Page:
how biometric technology could kill paper passports

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The UK’s newly minted blue passports, one of the totemic achievements of Brexit, could soon become unnecessary, according to the UK’s chief border officer.

While Britons are once again queuing for officials to stamp their documents to allow them to cross the English Channel, Border Force director general Phil Douglas said developments in biometrics and data security have effectively made the paper passport redundant. – if it is still politically charged.

Speaking at the Airport Operators Association conference in London this week, Douglas said: “I want to see a world of completely unrestricted borders where you don’t really need a passport. The technology already exists to support that.”

While much of the world was locked down by Covid just as testing was becoming more widespread, automation schemes are becoming more and more common at airports around the world.

Related: Eurostar trains have been forced to run with empty seats due to Brexit passport rules

At a fairly basic level this could mean expanding the use of electronic gates for passport holders – and trials are underway to see if the machines can now be used to process younger children in Britain. Pilot schemes are underway at London’s Heathrow, Gatwick and Stansted airports, and Douglas said families with 10-year-olds could be able to use the automatic gates this summer, subject to the Minister’s approval.

However, the increasing use of biometrics, with facial recognition cameras operating throughout the airport, could allow travelers to walk through automatic gates without having to pause to fish for any travel documents. That could spell the death knell for blue passports, which were reintroduced in 2020 to replace the EU-standard burgundy passports issued in the UK since 1988. The home secretary at the time, Priti Patel, said that the blue passport “entwined with our nationality. identity, and I can’t wait to travel on one”.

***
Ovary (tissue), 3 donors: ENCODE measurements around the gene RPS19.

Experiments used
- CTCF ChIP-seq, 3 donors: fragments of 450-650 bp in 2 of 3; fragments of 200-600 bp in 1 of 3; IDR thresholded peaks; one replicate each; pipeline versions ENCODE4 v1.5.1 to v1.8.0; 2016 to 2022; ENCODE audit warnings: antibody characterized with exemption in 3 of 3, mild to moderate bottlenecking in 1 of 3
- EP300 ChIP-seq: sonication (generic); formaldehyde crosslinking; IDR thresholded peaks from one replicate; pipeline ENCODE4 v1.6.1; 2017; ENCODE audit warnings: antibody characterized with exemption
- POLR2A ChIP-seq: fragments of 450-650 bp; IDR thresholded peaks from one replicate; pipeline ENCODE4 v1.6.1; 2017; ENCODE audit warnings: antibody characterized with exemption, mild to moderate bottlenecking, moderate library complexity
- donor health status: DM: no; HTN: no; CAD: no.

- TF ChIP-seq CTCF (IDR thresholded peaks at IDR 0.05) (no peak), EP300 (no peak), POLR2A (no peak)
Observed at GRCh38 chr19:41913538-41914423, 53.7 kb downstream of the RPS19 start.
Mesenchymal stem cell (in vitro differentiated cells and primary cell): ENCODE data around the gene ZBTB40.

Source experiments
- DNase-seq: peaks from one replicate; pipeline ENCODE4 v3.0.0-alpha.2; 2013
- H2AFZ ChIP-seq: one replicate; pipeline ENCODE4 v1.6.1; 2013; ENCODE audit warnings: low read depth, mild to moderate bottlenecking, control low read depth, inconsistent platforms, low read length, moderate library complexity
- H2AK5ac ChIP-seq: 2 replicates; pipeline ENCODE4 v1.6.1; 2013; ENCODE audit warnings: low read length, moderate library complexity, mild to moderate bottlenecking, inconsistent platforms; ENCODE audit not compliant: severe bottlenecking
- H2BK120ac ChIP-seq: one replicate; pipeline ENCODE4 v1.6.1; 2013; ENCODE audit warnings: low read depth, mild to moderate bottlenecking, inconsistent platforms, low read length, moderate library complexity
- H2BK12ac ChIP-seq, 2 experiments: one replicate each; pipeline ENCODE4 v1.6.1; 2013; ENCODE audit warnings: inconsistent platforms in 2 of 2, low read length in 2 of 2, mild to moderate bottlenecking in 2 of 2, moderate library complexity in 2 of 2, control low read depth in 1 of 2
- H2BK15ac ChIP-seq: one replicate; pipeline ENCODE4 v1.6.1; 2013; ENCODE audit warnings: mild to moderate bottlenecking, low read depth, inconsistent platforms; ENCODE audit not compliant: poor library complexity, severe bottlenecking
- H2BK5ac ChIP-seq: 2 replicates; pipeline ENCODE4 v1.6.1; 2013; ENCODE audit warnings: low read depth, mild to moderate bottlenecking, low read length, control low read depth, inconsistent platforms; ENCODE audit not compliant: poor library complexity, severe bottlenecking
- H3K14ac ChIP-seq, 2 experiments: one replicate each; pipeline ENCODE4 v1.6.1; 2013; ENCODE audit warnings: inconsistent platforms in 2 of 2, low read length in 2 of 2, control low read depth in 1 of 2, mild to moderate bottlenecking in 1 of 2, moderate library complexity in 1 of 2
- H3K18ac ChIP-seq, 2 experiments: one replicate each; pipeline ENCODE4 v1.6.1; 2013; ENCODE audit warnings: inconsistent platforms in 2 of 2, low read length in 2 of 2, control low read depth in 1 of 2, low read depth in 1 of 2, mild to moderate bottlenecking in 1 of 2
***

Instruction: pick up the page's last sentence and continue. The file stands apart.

Such “frictionless borders” will have greater appeal for the Border Force, whose staff went on strike on Wednesday. Demands on the Home Office branch are increasing, with political pressure to divert scarce resources to deal with the small boats crossing the English Channel.

Douglas said Britain would increase the use of advance information provided online, with next steps including a universal “travel permit” requirement for all foreign visitors to the UK. Douglas said: “In the future, you won’t need a passport – you’ll just need the biometrics.”

In many ways, that future is already here. Pilot schemes for air travelers everywhere from Aruba to Finland, the Netherlands to India have introduced features, according to Louise Cole, head of customer experience at the International Air Transport Association (IATA): “We’re working towards this for several years.”

Related: The EU’s biometric entry system could multiply delays at Dover

Domestic flights in particular allowed passengers to go through an increased chunk of the previously multi-document process, although often, as was the case on UK domestic flights, they still needed to scan a boarding pass to match the holder to photo taken during security.

Multiple pilot schemes using digital IDs in the US have allowed passengers to check in bags and board contactless, and some flying internationally with data stored in schemes such as Global Entry can through gates and borders automatically with facial recognition cameras.

Cole, who led New Zealand’s passport operations and is closing in on establishing a unified vaccination passport for Covid-era flight, said: “We’re trying to ensure global interoperability. A physical passport is the same anywhere – any border guard in the world will know what to expect.”

Iata and airlines are collaborating on a “One ID” plan where all information is entered by flight passengers – and international borders are finally pre-cleared – digitally before they leave home.

In this video, Cole said, “You don’t need to take a passport – just stop and show the airlines at the check-in counter or boarding gate that you can travel. We’re trying to use digital identity technology and leverage that to make an incredibly smooth experience.

“You clear security, they expect you – and the same for customs and borders at the other end.”

According to the Iata poll, 75% of passengers worldwide would be willing to give up passports for biometrics.

Douglas said the situation was “probably not too far out in Dubai” but warned that people “walking through the border with no passport” may not be as much closer to home.

He said: “The technology is there – but the public and ministers will be very interested in checking it for a while.”

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